The ability to check in with a command base brings a few different things to a scenario. Firstly, it means that higher-ups can be briefed on what is happening and, more importantly, can issue orders. This can be a problem for field operatives who are supposed to be self-reliant, and can reduce the sense of independence and adventure. This is recognised in various forms of fiction. For example, in Star Trek, the USS Enterprise very seldom reports in to Starfleet Command to update them and receive orders. (The reasons are more to do with plot than technology, since we do see them do it on rare occasions.) This gives the starship captain independence and responsibility for their actions, which are important ingredients for good drama.
So, taking a lesson from this into roleplaying games: It's a good idea if the team of protagonists isn't constantly tied to reporting back to command and receiving new orders. Make sure to give the players autonomy when out in the field.
On the other hand (you knew there'd be a flip side)... Having the ability to contact base can give the GM a handle for informing the PCs when they're screwing up and getting them back on track for your planned adventure. Which can sometimes be more important than complete autonomy.
[Reminder: Our guest commentators have not seen Rogue One. Part of the fun is seeing how their untainted impressions re-interpret the movie through the lens of our comic.]
First smart move. Contact home base, and let them know what's going on. Stating the obvious: it's called the Peace Moon, it's like they're intentionally deceiving people. Next smart move: telling home base where you're going. Jim even has a great idea: advise home base of what your concerns are.
Just remember to keep in mind that you don't know what you don't know. And here, Jim should know that he doesn't know that he doesn't know about the Lost Orb.
Right, Jim doesn't have player vs. character separation yet. He doesn't get that until he becomes a carbonite popsicle.
... Hang on a second. There is an Imperial soldier with them right now. They're speaking in plain text in front of a potential enemy about a gigantic power source. And they're going to the guy in charge of weapons development who would want that gigantic power source.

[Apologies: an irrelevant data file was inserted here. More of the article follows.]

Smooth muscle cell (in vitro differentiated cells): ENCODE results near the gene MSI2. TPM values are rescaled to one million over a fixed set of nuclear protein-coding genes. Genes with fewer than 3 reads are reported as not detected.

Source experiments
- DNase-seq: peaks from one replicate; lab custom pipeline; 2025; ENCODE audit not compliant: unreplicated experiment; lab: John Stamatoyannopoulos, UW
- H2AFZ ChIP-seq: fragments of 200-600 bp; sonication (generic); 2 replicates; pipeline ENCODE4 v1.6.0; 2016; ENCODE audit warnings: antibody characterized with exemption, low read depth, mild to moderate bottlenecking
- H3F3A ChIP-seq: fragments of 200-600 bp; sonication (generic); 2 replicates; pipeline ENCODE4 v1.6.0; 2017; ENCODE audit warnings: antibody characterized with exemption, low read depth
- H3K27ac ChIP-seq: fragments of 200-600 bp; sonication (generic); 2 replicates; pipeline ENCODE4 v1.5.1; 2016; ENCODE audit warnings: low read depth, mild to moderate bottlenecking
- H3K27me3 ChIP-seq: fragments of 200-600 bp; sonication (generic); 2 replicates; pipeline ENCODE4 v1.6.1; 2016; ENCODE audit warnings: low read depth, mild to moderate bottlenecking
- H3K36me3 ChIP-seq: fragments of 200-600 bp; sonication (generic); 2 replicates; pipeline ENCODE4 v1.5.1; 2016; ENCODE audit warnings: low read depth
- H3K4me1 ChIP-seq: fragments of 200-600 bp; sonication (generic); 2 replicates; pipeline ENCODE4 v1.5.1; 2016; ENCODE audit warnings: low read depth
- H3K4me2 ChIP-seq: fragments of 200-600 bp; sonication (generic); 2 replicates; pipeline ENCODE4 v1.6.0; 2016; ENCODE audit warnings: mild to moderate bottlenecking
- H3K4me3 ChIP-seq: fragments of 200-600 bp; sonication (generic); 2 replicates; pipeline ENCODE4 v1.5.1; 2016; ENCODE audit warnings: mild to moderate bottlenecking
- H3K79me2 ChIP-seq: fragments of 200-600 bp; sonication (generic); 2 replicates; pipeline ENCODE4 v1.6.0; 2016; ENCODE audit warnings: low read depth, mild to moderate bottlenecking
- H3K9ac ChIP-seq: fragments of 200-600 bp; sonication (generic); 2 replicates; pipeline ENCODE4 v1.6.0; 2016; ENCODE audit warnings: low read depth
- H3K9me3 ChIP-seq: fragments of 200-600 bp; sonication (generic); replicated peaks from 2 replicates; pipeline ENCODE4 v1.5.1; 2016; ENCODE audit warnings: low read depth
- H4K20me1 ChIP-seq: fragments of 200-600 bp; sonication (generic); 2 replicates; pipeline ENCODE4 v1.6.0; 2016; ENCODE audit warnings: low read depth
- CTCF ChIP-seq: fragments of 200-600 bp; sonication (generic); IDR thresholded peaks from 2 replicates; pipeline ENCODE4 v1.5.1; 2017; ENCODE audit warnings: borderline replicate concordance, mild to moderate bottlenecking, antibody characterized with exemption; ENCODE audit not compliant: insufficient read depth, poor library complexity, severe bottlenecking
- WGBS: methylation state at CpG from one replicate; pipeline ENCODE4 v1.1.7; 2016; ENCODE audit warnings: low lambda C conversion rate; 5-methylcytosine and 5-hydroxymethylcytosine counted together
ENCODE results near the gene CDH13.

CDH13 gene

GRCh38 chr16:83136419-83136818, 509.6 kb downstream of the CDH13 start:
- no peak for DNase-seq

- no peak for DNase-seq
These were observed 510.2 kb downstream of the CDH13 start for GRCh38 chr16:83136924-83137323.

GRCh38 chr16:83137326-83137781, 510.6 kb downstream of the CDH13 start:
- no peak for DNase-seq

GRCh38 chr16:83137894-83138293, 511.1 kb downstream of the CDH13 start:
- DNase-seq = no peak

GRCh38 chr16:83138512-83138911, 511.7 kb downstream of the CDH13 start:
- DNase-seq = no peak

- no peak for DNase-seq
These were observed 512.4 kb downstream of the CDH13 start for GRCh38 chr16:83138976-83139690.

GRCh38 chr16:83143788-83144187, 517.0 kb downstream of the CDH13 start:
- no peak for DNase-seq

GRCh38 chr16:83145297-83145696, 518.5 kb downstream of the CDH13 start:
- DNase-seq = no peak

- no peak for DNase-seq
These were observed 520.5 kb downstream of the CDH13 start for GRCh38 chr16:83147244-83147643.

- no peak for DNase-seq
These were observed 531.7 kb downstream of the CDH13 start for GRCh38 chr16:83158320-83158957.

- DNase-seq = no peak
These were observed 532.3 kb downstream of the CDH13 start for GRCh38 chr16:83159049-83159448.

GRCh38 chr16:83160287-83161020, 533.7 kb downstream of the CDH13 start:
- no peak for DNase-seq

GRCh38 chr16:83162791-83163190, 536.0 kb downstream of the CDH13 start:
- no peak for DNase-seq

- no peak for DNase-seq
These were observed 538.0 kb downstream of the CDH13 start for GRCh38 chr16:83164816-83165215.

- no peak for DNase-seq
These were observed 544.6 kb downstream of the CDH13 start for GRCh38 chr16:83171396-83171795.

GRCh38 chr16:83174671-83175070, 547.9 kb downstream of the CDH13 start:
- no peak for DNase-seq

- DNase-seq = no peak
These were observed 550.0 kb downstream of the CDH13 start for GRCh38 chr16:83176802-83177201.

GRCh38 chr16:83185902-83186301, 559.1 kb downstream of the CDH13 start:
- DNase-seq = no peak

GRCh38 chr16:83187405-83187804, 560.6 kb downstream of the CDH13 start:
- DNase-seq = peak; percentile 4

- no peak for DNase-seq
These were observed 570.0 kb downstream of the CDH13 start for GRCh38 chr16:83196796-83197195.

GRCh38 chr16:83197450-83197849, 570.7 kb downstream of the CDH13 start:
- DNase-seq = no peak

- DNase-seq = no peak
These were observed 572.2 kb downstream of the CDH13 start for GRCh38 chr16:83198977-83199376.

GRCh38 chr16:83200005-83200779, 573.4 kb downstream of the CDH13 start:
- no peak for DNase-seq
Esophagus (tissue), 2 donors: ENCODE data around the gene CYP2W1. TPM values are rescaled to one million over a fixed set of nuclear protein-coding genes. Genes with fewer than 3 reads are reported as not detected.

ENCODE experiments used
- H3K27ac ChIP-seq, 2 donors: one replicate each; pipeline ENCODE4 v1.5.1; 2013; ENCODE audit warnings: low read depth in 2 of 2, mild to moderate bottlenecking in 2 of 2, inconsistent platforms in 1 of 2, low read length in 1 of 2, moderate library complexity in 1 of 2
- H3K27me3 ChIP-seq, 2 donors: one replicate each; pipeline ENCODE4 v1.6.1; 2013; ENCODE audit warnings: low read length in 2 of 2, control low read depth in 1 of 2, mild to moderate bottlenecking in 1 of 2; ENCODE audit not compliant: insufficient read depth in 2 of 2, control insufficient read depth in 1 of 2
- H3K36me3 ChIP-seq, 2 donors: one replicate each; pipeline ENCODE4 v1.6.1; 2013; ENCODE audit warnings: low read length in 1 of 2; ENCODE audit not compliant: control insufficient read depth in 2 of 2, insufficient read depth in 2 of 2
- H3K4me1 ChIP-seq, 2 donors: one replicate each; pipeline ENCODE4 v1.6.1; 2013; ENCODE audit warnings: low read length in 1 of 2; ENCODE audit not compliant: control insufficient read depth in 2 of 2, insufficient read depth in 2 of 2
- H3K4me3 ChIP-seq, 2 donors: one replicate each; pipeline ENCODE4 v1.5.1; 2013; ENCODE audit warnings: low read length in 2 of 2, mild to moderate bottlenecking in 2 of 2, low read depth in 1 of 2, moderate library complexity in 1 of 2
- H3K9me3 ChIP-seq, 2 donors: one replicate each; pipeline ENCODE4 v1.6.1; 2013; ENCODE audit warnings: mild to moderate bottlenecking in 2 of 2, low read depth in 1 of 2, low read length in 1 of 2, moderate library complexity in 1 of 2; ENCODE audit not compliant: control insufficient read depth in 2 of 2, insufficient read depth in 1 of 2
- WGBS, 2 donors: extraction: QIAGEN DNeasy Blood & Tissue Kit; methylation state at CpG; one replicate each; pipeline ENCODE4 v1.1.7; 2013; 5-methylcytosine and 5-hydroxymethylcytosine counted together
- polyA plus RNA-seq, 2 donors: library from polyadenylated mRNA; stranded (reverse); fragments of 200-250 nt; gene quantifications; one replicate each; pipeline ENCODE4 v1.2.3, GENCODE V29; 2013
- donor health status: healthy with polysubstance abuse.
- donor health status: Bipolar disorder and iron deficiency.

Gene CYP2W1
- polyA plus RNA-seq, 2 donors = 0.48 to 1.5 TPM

As much as that Imperial soldier has been mistreated as a negotiation patsy, you have to wonder. Would he be considering that maybe he would get a medal, and/or a promotion, if he were to turn in a bunch of Rebel traitors plus information about the Lost Orb to the very person that they are going to be seeing?
How subtle Mr. GM.
Jim's still struggling with in-character/out-of-character knowledge separation it seems. Thankfully, the GM is a quick thinker and just gave Jim's character the information, while also reminding him that he has no reason at all to know what that is.
Not that Jim picked up on any of that of course.
So will this whole thing actually be a plot to get the Orb, but in order to know where the Orb is, they need to get the plans to the Peace Moon...?
Cassian: I'm contacting Rebel base.
Rebel radio guy: Cassian! What's happening?
Cassian: The Empire has weaponised the Peace Moon.
Rebel radio guy: But... it's called the Peace Moon!
Cassian: I know, right?
Chirrut: It's like... they're intentionally deceiving people.
Cassian: They blew up Jedha.
Rebel radio guy: Which bit?
Cassian: All of it! We're on our way to Eadu. Commander Krennic is in charge of weapons development there.
Bria: With a bigger power source, they reckon they can destroy whole planets. We think they might have—
General Draven: Actually... There's a thing you've never heard of before called "The Lost Orb of Phanastacoria".
Bria: Yeah, that's the one.